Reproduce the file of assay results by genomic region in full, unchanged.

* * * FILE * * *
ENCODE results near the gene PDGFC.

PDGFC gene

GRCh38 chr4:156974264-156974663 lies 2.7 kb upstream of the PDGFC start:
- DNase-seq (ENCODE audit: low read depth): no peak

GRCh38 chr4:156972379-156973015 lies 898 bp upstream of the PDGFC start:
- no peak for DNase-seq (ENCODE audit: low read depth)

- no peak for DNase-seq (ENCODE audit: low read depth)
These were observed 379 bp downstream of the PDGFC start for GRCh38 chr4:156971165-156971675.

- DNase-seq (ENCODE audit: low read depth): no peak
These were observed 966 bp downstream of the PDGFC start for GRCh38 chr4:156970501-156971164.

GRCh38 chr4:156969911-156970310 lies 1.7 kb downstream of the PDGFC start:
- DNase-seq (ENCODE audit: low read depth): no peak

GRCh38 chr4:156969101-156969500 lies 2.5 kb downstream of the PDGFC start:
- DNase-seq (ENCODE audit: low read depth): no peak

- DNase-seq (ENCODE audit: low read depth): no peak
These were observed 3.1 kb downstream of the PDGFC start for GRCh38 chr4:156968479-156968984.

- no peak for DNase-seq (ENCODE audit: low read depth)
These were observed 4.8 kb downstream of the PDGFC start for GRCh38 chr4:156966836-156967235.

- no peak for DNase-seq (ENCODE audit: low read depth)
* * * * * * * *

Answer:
ENCODE results near the gene PDGFC.

PDGFC gene

GRCh38 chr4:156974264-156974663 lies 2.7 kb upstream of the PDGFC start:
- DNase-seq (ENCODE audit: low read depth): no peak

GRCh38 chr4:156972379-156973015 lies 898 bp upstream of the PDGFC start:
- no peak for DNase-seq (ENCODE audit: low read depth)

- no peak for DNase-seq (ENCODE audit: low read depth)
These were observed 379 bp downstream of the PDGFC start for GRCh38 chr4:156971165-156971675.

- DNase-seq (ENCODE audit: low read depth): no peak
These were observed 966 bp downstream of the PDGFC start for GRCh38 chr4:156970501-156971164.

GRCh38 chr4:156969911-156970310 lies 1.7 kb downstream of the PDGFC start:
- DNase-seq (ENCODE audit: low read depth): no peak

GRCh38 chr4:156969101-156969500 lies 2.5 kb downstream of the PDGFC start:
- DNase-seq (ENCODE audit: low read depth): no peak

- DNase-seq (ENCODE audit: low read depth): no peak
These were observed 3.1 kb downstream of the PDGFC start for GRCh38 chr4:156968479-156968984.

- no peak for DNase-seq (ENCODE audit: low read depth)
These were observed 4.8 kb downstream of the PDGFC start for GRCh38 chr4:156966836-156967235.

- no peak for DNase-seq (ENCODE audit: low read depth)